Article 22.2 of the Vienna Convention on Diplomatic Relations, the international treaty defining a framework for diplomatic relations between countries, stipulates that the “receiving State is under a special duty to take all appropriate steps to protect the premises of [a visiting] mission against any intrusion or damage[.]”
Accordingly, last week’s decision by the head of Egypt’s ruling Supreme Military Council, Mohammed Tantawi, to ignore Israeli Prime Minister Binyamin Netanyahu’s plea for intervention while the Israeli Embassy in Cairo was being ransacked constitutes a gross violation of international law. And, as Article 3 of the 1979 Israel-Egypt peace treaty requires that the “Parties apply between them…the principles of international law governing relations among states,” and that “each Party undertakes to ensure that acts or threats of belligerency, hostility, or violence do not originate from and are not committed from within its territory,” Tantawi, in effect, conveyed to Israel a powerful message: The peace treaty is over.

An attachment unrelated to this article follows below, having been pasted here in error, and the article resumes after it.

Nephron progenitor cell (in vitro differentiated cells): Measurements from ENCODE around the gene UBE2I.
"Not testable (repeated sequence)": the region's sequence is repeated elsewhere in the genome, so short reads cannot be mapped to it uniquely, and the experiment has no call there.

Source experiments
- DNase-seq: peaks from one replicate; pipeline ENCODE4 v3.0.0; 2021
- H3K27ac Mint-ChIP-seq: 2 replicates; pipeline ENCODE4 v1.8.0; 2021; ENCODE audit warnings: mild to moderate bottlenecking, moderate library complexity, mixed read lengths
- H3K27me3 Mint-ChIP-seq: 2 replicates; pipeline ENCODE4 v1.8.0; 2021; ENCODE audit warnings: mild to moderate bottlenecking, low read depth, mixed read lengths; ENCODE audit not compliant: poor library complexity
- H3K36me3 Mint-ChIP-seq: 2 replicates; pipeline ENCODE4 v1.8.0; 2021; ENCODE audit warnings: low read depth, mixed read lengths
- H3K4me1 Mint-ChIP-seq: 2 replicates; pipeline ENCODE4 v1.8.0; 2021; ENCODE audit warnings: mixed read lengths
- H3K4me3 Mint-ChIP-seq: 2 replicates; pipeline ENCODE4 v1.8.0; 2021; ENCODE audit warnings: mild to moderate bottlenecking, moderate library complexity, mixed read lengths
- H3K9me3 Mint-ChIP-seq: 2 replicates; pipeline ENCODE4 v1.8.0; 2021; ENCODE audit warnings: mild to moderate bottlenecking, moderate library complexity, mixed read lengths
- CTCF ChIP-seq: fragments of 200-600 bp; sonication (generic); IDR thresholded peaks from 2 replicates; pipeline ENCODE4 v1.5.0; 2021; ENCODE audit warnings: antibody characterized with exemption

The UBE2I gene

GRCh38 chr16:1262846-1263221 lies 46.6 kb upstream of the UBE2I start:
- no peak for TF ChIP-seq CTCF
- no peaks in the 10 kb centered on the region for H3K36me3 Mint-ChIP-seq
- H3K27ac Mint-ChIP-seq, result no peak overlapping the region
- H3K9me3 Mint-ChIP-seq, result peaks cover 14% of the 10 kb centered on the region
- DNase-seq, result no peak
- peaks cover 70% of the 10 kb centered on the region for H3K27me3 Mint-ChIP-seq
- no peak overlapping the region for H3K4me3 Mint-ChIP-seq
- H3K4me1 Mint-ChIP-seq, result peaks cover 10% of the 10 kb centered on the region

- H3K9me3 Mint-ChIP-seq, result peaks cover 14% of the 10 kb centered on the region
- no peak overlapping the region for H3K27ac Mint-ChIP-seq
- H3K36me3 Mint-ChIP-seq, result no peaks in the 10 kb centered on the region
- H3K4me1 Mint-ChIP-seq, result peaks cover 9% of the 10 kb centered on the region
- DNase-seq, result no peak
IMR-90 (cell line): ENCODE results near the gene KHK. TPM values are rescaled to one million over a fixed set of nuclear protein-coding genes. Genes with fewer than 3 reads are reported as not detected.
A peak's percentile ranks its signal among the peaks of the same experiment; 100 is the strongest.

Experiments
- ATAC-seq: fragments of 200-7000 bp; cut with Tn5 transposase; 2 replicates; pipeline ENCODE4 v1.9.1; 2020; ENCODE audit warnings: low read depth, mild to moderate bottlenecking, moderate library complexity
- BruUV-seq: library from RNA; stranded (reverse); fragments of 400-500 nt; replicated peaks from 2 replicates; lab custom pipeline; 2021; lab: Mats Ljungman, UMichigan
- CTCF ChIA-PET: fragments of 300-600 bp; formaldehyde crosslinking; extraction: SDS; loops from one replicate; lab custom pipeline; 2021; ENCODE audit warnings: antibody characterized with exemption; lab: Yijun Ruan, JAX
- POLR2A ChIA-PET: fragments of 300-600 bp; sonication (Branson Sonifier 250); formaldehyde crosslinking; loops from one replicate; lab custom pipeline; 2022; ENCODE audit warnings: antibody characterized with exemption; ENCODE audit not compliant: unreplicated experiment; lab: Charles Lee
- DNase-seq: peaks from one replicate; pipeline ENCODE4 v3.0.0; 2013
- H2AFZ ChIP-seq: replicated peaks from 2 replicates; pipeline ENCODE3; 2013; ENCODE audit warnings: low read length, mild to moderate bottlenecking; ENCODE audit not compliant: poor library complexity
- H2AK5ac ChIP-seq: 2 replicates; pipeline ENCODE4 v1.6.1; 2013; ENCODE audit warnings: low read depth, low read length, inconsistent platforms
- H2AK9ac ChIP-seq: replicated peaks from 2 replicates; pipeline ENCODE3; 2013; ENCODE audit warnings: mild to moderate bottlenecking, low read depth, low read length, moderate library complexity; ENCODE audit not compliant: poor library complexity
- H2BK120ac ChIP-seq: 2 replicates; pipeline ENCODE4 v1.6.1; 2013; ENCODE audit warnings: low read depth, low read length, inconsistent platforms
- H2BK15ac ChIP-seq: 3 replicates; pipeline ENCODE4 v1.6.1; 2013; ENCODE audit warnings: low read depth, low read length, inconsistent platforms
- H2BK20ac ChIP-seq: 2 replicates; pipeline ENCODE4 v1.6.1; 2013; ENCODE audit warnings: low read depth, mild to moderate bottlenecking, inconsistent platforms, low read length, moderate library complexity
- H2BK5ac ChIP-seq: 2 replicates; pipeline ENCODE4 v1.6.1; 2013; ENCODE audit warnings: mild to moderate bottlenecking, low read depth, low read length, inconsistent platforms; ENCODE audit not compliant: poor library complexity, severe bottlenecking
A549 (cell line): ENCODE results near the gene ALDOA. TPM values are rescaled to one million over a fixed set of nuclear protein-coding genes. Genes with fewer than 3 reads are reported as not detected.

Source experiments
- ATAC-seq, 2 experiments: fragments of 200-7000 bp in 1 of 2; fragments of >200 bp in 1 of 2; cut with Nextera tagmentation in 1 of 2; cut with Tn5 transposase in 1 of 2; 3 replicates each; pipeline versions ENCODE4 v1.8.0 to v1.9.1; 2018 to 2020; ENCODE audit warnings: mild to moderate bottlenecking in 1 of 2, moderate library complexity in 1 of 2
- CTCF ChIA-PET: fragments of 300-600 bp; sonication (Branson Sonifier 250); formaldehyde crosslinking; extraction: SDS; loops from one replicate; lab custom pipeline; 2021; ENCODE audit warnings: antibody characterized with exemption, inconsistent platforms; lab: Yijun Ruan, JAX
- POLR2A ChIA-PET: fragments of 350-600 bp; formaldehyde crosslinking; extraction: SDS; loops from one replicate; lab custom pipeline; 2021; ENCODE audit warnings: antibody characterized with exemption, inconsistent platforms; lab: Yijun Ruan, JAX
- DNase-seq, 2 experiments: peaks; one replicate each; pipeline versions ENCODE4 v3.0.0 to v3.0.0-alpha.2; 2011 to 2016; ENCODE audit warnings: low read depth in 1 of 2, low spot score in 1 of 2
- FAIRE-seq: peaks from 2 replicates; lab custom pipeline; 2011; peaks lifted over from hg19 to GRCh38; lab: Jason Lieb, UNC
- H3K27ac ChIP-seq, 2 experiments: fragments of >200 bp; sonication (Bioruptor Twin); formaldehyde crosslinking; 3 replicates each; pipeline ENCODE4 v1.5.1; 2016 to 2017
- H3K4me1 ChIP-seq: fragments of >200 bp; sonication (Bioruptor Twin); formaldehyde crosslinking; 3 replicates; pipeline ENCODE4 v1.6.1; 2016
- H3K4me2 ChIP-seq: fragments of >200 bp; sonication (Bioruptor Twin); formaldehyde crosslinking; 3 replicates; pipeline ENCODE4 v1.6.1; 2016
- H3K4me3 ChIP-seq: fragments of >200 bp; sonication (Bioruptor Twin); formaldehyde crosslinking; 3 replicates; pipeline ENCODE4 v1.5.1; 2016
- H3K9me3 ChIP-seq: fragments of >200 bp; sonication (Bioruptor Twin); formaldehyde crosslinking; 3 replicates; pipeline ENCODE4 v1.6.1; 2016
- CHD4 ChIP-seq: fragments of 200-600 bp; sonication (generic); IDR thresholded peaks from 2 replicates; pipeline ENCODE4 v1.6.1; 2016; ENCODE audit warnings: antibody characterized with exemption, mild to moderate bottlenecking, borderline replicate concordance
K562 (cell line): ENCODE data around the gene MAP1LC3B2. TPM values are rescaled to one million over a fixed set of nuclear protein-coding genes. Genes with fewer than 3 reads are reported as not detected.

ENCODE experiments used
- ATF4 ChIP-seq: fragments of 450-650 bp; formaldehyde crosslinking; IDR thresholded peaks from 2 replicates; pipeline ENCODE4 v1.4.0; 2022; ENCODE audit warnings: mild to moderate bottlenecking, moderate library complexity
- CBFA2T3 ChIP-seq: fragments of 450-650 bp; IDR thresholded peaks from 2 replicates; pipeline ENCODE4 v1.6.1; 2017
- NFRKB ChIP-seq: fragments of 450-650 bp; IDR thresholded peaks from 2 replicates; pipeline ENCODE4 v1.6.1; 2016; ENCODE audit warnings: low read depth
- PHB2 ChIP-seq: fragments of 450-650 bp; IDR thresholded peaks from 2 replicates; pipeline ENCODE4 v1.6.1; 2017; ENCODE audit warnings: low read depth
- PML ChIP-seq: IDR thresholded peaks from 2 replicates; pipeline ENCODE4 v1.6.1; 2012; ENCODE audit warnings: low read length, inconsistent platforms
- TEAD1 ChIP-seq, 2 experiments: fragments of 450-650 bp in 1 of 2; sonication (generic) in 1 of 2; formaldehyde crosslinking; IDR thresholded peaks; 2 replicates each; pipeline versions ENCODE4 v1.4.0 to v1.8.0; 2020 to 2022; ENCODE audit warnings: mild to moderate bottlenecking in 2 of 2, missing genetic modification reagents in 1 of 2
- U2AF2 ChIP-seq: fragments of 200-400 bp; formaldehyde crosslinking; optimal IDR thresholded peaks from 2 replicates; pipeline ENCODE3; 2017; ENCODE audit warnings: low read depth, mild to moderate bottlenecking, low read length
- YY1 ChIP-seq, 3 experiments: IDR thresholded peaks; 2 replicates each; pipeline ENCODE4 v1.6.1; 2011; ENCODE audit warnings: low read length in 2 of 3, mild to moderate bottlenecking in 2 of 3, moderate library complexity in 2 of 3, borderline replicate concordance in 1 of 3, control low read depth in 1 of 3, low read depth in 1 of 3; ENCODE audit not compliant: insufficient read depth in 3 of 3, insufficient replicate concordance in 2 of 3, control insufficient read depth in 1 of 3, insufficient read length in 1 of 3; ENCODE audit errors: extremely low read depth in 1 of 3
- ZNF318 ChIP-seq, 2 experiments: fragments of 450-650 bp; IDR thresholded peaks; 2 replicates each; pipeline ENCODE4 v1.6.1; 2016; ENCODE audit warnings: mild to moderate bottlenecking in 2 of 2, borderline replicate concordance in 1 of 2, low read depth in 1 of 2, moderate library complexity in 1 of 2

If this was ever in question, Egypt’s acting Prime Minister, Issam Sharaf, alleviated all doubts shortly thereafter by affirming that “the peace agreement with Israel is not sacred and is always open for discussion.”
Coupled with the fact that Israel last week was forced to evacuate its embassy in Amman, Jordan—in response to an organized march under the banner of “No Zionist Embassy on Jordanian Territory”—and that Jordanian King Abdullah II this week blamed Israel uniquely for the impasse in peace talks with the Palestinians, accusing leaders in Jerusalem of “sticking their heads in the sand,” and a frightening reality emerges: peace treaties are transitory.
Proponents of Israel’s pacts with Egypt and Jordan invariably retort with the following: “At the very least, was it not worth 30 years of security?” They have a point, as any length of tranquility is preferable to war. However, ultimately, the assertion is myopic. The reason being that peace and security, although inter-connected, represent two distinct states. Peace is long-term, a by-product and benefit of which is security; whereas security is short-term and cannot usher in peace, but rather acts in the manner of a temporary ceasefire.
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